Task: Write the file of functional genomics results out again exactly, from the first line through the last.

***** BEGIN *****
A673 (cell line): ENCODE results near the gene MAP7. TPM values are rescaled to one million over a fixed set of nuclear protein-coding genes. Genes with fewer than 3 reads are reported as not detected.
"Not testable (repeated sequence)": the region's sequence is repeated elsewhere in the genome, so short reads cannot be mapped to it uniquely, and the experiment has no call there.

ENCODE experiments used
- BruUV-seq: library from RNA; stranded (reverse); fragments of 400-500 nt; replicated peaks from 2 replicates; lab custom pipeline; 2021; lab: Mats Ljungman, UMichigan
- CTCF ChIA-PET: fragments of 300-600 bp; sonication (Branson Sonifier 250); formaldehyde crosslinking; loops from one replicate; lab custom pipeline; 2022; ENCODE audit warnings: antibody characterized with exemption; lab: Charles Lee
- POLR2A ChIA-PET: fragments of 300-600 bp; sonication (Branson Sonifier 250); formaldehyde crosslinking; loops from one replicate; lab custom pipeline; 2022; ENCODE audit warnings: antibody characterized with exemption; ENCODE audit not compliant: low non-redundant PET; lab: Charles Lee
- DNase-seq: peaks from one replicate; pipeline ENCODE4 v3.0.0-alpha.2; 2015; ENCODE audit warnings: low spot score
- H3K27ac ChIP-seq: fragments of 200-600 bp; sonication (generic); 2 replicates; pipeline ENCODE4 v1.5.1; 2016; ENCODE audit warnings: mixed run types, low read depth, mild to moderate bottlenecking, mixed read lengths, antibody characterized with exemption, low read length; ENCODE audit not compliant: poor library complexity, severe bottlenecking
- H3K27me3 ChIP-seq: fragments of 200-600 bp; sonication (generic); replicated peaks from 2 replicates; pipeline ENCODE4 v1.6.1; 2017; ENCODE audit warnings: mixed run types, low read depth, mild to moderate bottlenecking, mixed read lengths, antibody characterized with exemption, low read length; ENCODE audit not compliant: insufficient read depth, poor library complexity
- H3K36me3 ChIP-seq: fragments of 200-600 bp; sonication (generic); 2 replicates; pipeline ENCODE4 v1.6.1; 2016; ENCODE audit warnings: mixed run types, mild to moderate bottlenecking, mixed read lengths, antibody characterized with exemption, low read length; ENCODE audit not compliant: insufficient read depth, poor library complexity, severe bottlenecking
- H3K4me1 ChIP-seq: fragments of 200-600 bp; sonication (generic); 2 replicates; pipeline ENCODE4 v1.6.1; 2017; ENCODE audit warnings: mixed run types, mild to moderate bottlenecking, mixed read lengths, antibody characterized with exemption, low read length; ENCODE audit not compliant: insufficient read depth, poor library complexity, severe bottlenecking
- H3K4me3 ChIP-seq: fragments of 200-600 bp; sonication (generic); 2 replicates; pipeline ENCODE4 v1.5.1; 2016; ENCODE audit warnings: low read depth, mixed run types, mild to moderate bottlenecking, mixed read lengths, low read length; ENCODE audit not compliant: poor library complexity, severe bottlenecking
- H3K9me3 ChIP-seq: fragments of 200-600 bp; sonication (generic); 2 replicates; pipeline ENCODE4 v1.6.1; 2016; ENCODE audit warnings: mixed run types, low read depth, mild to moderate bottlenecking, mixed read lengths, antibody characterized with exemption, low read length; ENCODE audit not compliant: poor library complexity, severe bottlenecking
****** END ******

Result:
A673 (cell line): ENCODE results near the gene MAP7. TPM values are rescaled to one million over a fixed set of nuclear protein-coding genes. Genes with fewer than 3 reads are reported as not detected.
"Not testable (repeated sequence)": the region's sequence is repeated elsewhere in the genome, so short reads cannot be mapped to it uniquely, and the experiment has no call there.

ENCODE experiments used
- BruUV-seq: library from RNA; stranded (reverse); fragments of 400-500 nt; replicated peaks from 2 replicates; lab custom pipeline; 2021; lab: Mats Ljungman, UMichigan
- CTCF ChIA-PET: fragments of 300-600 bp; sonication (Branson Sonifier 250); formaldehyde crosslinking; loops from one replicate; lab custom pipeline; 2022; ENCODE audit warnings: antibody characterized with exemption; lab: Charles Lee
- POLR2A ChIA-PET: fragments of 300-600 bp; sonication (Branson Sonifier 250); formaldehyde crosslinking; loops from one replicate; lab custom pipeline; 2022; ENCODE audit warnings: antibody characterized with exemption; ENCODE audit not compliant: low non-redundant PET; lab: Charles Lee
- DNase-seq: peaks from one replicate; pipeline ENCODE4 v3.0.0-alpha.2; 2015; ENCODE audit warnings: low spot score
- H3K27ac ChIP-seq: fragments of 200-600 bp; sonication (generic); 2 replicates; pipeline ENCODE4 v1.5.1; 2016; ENCODE audit warnings: mixed run types, low read depth, mild to moderate bottlenecking, mixed read lengths, antibody characterized with exemption, low read length; ENCODE audit not compliant: poor library complexity, severe bottlenecking
- H3K27me3 ChIP-seq: fragments of 200-600 bp; sonication (generic); replicated peaks from 2 replicates; pipeline ENCODE4 v1.6.1; 2017; ENCODE audit warnings: mixed run types, low read depth, mild to moderate bottlenecking, mixed read lengths, antibody characterized with exemption, low read length; ENCODE audit not compliant: insufficient read depth, poor library complexity
- H3K36me3 ChIP-seq: fragments of 200-600 bp; sonication (generic); 2 replicates; pipeline ENCODE4 v1.6.1; 2016; ENCODE audit warnings: mixed run types, mild to moderate bottlenecking, mixed read lengths, antibody characterized with exemption, low read length; ENCODE audit not compliant: insufficient read depth, poor library complexity, severe bottlenecking
- H3K4me1 ChIP-seq: fragments of 200-600 bp; sonication (generic); 2 replicates; pipeline ENCODE4 v1.6.1; 2017; ENCODE audit warnings: mixed run types, mild to moderate bottlenecking, mixed read lengths, antibody characterized with exemption, low read length; ENCODE audit not compliant: insufficient read depth, poor library complexity, severe bottlenecking
- H3K4me3 ChIP-seq: fragments of 200-600 bp; sonication (generic); 2 replicates; pipeline ENCODE4 v1.5.1; 2016; ENCODE audit warnings: low read depth, mixed run types, mild to moderate bottlenecking, mixed read lengths, low read length; ENCODE audit not compliant: poor library complexity, severe bottlenecking
- H3K9me3 ChIP-seq: fragments of 200-600 bp; sonication (generic); 2 replicates; pipeline ENCODE4 v1.6.1; 2016; ENCODE audit warnings: mixed run types, low read depth, mild to moderate bottlenecking, mixed read lengths, antibody characterized with exemption, low read length; ENCODE audit not compliant: poor library complexity, severe bottlenecking